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Tony Facchineri, pictured with his son Frankie at home, said he didn’t think much about saving for the future until he began working for the Caesars Windsor Hotel and Casino. (GEOFF ROBINS For The Globe and Mail)
Tony Facchineri, pictured with his son Frankie at home, said he didn’t think much about saving for the future until he began working for the Caesars Windsor Hotel and Casino. (GEOFF ROBINS For The Globe and Mail)


Six retirement myths that can set you back Add to ...

People saving for retirement face plenty of challenges, including employment bumps, stock market turmoil and family twists and turns. Add misperceptions about saving, investing and personal finance to the mix and the task can seem daunting.

Tony Facchineri, for instance, said he didn’t give much thought to saving or investing for the future until he was hired seven years ago by Caesars Windsor Hotel and Casino and he ticked off the company pension box as part of his benefits package.

Before that, the 44-year-old, who is senior manager of food and beverage at the casino in Windsor, Ont., always thought it was too early to consider retirement planning. He and his wife, who is an educator, have always focused on meeting their daily personal and housing needs, and saving for their children’s postsecondary education.

“In my perspective, you think that when you’re young, there’s always time to make money,” said Mr. Facchineri, a married father of two children ages 13 and 11 who previously owned a bar in the city.

But waiting to invest “can be very costly,” says Tina Tehranchian, a certified financial planner and branch manager with Assante Capital Management Ltd. in Richmond Hill, Ont. Investing earlier in life allows you to better take advantage of the magic of compounding – generating earnings on your previous earnings.

She gives this example: If you start saving $1,000 a year at 25, and assuming you earn a 5-per-cent rate of return, your investment will grow to $126,840 in 40 years. If you don’t start saving until you are 45, you will only have $34,719.

Here are a few other common myths about retirement:

Myth: I won’t be able to buy a home if I put money away for retirement

Many investment vehicles can be used to meet short-term goals such as buying a home. For instance, a tax-free savings account (TFSA) can be cashed in, with no penalty, for a downpayment.

Even RRSPs, mostly meant for retirement use, can help in realizing home ownership dreams. “You can take advantage of the RRSP Home Buyers’ Plan and withdraw up to $25,000 tax free from your RRSP if you have not owned a home in the previous five years,” says Ms. Tehranchian. The money withdrawn must be repaid over 15 years, experts note.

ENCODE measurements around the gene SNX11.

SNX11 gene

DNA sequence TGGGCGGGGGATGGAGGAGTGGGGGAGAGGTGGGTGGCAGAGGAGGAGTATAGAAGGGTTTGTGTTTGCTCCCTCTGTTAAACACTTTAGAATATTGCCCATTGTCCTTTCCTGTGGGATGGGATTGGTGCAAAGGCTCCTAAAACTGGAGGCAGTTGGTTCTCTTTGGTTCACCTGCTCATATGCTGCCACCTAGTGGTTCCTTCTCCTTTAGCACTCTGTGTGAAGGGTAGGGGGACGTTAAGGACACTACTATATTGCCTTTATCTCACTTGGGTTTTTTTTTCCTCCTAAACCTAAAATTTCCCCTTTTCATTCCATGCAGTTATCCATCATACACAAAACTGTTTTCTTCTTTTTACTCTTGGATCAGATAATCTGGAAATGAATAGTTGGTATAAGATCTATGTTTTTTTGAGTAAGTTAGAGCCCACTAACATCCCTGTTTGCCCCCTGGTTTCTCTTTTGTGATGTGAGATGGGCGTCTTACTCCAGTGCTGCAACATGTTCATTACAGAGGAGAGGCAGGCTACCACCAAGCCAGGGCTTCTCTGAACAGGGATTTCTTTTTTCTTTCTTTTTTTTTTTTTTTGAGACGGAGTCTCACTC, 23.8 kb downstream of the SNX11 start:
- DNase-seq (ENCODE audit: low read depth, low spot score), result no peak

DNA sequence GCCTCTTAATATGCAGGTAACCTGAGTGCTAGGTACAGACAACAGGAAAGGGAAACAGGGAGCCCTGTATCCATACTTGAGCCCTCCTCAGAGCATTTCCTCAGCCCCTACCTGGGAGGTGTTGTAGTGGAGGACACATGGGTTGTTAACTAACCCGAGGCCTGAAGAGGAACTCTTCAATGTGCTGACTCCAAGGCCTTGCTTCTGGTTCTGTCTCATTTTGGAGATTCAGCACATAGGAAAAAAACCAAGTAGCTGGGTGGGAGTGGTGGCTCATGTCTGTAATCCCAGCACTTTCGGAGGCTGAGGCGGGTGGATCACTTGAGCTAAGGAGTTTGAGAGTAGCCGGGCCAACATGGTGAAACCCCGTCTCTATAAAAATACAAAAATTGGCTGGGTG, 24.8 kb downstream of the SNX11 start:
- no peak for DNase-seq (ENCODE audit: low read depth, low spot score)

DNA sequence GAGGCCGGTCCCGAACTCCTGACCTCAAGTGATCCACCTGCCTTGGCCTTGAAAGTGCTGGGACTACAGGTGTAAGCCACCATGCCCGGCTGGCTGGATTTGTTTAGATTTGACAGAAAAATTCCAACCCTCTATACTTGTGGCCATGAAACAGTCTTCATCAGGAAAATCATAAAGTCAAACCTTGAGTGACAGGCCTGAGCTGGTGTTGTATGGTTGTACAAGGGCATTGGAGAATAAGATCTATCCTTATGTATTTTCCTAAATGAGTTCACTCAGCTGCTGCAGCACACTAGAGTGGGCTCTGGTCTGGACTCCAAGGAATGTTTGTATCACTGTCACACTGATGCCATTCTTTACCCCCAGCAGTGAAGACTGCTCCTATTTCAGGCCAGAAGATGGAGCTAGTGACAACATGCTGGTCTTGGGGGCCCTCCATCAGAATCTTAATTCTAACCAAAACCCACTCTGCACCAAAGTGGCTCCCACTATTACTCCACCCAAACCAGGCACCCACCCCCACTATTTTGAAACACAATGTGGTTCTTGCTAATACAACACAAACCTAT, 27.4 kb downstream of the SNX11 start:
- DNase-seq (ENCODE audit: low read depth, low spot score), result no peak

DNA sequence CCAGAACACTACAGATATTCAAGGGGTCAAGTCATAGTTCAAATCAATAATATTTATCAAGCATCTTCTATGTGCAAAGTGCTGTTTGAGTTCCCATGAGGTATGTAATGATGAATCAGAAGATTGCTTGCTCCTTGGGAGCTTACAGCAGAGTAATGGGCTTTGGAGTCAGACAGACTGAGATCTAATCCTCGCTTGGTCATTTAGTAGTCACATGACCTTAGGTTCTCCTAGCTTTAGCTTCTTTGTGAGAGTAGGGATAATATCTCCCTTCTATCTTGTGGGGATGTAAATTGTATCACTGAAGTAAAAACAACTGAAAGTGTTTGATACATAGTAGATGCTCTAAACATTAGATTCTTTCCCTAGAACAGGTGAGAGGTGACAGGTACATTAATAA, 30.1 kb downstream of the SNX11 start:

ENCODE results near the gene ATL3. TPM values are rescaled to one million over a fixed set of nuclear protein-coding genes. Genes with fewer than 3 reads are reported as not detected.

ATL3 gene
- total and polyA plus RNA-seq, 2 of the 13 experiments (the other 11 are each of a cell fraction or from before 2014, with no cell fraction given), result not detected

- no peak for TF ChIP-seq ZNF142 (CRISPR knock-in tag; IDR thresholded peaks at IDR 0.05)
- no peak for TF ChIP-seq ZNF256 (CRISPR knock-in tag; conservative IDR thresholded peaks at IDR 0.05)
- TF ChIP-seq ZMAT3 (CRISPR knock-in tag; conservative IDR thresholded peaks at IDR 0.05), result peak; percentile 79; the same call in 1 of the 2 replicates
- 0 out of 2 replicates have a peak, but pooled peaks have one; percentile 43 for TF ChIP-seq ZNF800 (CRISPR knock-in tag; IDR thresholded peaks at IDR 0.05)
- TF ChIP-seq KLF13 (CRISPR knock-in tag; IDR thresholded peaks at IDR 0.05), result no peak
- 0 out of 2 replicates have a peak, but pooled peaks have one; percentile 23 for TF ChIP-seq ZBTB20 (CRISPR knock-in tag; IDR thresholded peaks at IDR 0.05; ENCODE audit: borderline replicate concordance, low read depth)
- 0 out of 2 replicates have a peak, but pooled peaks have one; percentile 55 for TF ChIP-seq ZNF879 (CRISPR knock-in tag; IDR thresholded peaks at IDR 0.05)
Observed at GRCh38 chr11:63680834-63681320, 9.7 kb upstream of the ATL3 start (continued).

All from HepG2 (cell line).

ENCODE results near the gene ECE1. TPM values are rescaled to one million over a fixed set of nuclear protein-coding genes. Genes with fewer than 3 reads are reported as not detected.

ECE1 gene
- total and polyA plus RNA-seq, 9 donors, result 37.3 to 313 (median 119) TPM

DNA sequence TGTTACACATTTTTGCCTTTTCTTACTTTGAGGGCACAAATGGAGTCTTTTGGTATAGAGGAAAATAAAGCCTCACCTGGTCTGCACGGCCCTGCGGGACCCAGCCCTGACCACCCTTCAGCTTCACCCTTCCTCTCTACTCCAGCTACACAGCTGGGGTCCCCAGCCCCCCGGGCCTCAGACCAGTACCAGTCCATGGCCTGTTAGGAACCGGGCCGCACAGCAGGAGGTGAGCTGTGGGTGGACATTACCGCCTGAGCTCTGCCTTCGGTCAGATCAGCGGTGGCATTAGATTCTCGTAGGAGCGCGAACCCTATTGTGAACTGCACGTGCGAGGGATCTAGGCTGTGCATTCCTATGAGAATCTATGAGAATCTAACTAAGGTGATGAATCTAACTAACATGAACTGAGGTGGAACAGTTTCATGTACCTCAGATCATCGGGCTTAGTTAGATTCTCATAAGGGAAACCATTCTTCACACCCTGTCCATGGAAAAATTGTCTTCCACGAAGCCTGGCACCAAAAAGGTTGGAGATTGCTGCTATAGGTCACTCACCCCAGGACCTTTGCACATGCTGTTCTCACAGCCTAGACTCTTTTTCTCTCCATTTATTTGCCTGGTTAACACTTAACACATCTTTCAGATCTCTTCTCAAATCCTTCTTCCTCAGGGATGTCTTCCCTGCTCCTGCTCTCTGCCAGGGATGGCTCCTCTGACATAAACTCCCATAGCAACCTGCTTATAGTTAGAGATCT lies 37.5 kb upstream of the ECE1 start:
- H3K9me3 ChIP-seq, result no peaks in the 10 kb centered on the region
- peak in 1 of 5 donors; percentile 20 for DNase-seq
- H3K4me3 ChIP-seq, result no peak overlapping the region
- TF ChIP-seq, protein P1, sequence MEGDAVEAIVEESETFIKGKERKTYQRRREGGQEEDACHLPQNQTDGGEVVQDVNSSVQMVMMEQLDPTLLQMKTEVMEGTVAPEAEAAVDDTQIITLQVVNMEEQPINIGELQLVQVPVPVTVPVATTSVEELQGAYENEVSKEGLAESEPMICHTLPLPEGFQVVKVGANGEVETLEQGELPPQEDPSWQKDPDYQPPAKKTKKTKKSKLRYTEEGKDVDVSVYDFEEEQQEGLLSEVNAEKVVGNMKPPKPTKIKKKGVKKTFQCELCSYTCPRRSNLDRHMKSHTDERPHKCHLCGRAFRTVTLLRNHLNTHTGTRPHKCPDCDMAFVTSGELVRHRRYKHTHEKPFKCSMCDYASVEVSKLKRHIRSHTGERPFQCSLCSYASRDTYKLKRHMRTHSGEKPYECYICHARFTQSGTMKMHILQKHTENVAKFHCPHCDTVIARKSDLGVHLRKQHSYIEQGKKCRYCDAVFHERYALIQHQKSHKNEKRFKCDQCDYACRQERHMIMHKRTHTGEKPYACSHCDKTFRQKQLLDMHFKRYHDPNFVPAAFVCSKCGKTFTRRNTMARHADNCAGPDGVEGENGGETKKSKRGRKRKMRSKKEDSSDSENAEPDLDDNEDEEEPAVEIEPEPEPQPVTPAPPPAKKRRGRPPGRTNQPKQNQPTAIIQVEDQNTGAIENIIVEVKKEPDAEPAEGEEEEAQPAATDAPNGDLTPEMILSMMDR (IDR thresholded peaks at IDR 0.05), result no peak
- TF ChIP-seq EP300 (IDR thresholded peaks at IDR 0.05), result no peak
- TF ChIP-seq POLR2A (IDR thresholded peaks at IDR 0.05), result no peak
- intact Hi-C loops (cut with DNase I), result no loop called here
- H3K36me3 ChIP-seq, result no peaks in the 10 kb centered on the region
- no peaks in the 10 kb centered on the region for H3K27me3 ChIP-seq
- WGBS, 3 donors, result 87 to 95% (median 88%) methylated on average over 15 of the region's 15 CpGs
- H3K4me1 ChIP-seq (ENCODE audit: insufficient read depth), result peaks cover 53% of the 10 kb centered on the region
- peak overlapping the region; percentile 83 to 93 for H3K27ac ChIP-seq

Jeanette Brox, a certified financial planner and senior consultant with Investors Group in Toronto, adds, “A couple wanting to purchase a home would have $50,000 [in RRSP funds] available, and the money is taken out tax free.”

Myth: Investing carries too many risks

Fear of risk is usually proportionate to a lack of knowledge and experience, says Ms. Tehranchian, which can be overcome through experience in the market and education, often with the help of a financial planner.

Samuel Waxman, managing partner and financial adviser with Toronto-based Millennial Financial Group, adds that a good investment plan for most people consists of a diversified portfolio made up of stocks, mutual funds and bonds with varying levels of risk. Those who are younger can usually take on greater risk because they have more time to make up any losses.

Myth: Paying off debt trumps retirement saving

If you’re burdened with high-interest credit cards or loans, paying them off first is always a good idea, experts say. However, adds Ms. Tehranchian, “depending on your income tax bracket and the interest rate you are paying on your loans and your risk tolerance, it may still make sense for you to contribute to your RRSPs and use the resulting income tax savings to tackle the debt.”

Ms. Brox says, “If you wait to be debt free, you will never start [retirement saving] and have sacrificed the value of compound growth.” A smart financial plan can help you put away even a little bit every month, regardless of debt, she says.

Myth: My work and government pension plans are all I need

Fewer companies offer pension plans these days, and talk about Canada Pension Plan (CPP) reform continues, so Canadians have more reason to be vigilant about building their own RRSP and other retirement income.

“Most companies are getting away from pension plans as the actuarial costs are prohibitive and the employer doesn’t want to be responsible for managing the investments,” Ms. Brox says. “If you are lucky enough to have a company pension and your employer matches your contributions, that is like free money.”

Ms. Tehranchian adds: “Work pension plans … come in all shapes and forms, and you need to assess whether your pension plan will truly be adequate for your retirement needs.”

Myth: My inheritance will take care of my retirement

You should not count on money from family when planning for your retirement, warns Ms. Tehranchian.

“We are living in an age when longevity is increasing, and with longevity comes the need for and cost of long-term care,” she says. “You may be surprised at how much of their wealth your parents may end up spending during their own lifetime if they live too long.”

Myth: You need to have a lot of money to invest

No amount is too little to make an impact on future savings, in part because of compounding, the experts say. “You can start saving with $50 per month, which is $1.67 per day. What can you buy for $1.67 per day?” says Ms. Brox.

Adds Mr. Waxman: “Everyone can afford to put $2 a day away for their future. That’s $720 a year in just principal. It adds up quickly.”


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